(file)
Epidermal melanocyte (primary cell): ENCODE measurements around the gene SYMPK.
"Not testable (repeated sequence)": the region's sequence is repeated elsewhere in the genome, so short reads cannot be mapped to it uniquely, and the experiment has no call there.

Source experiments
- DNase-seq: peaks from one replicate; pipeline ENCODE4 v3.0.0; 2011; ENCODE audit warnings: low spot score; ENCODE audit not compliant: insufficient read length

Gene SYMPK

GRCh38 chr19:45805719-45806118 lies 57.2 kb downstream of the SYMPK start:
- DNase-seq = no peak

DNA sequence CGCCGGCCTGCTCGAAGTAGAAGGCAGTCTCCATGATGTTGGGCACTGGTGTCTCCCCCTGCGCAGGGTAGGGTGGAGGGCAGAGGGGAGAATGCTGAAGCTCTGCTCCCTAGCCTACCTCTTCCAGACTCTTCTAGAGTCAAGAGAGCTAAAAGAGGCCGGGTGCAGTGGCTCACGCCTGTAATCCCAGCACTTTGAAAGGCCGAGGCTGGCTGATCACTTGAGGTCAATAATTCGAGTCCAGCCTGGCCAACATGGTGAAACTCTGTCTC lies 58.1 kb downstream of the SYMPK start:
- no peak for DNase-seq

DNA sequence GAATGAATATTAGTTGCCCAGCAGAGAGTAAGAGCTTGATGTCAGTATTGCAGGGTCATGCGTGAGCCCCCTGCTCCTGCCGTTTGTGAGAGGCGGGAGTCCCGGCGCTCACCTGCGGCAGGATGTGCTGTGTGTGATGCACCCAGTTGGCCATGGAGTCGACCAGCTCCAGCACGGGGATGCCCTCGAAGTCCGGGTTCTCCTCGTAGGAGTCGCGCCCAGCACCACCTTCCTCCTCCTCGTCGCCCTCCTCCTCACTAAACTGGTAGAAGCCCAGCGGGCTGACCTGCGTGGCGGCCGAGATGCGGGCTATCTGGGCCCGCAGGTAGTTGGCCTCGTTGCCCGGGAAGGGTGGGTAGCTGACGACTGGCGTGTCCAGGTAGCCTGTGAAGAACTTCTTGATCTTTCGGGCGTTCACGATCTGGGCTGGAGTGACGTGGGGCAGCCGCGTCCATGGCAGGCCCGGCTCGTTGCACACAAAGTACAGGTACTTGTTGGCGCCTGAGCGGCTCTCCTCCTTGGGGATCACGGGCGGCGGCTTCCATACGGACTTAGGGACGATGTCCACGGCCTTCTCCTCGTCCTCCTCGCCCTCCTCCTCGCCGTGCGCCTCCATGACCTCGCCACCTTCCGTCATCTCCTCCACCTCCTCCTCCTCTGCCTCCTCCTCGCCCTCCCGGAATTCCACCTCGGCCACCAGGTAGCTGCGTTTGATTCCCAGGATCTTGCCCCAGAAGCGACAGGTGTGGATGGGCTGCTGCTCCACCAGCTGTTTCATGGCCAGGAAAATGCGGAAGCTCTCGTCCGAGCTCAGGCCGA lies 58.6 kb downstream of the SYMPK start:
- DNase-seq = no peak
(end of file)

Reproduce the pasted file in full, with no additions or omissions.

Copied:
Epidermal melanocyte (primary cell): ENCODE measurements around the gene SYMPK.
"Not testable (repeated sequence)": the region's sequence is repeated elsewhere in the genome, so short reads cannot be mapped to it uniquely, and the experiment has no call there.

Source experiments
- DNase-seq: peaks from one replicate; pipeline ENCODE4 v3.0.0; 2011; ENCODE audit warnings: low spot score; ENCODE audit not compliant: insufficient read length

Gene SYMPK

GRCh38 chr19:45805719-45806118 lies 57.2 kb downstream of the SYMPK start:
- DNase-seq = no peak

DNA sequence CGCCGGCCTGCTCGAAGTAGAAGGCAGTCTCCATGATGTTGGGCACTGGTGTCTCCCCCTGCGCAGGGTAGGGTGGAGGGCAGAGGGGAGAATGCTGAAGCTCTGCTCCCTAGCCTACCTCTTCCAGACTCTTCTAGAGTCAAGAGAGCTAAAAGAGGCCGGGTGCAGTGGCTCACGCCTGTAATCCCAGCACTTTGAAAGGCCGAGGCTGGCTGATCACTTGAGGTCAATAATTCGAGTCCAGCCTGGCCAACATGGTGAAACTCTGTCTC lies 58.1 kb downstream of the SYMPK start:
- no peak for DNase-seq

DNA sequence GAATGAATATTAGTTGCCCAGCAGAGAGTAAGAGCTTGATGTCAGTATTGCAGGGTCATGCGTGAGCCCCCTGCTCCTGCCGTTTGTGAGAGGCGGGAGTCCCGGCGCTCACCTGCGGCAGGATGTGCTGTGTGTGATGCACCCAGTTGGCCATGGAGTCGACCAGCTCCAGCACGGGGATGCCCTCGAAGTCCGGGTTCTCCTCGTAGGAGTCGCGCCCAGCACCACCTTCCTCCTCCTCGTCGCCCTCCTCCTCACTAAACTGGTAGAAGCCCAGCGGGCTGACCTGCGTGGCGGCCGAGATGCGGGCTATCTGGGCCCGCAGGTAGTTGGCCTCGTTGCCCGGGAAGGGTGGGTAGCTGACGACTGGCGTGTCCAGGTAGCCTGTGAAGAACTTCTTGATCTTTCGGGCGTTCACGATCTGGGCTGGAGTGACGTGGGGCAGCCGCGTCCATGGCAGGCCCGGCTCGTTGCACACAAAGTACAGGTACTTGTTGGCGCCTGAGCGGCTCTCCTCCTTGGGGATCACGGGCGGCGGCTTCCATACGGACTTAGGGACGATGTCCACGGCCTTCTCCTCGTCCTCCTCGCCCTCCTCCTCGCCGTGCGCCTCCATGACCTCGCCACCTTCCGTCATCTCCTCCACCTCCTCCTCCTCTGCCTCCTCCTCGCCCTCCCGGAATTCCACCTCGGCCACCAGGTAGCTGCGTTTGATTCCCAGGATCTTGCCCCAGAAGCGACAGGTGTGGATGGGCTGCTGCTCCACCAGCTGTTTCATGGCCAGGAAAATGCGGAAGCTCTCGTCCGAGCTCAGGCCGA lies 58.6 kb downstream of the SYMPK start:
- DNase-seq = no peak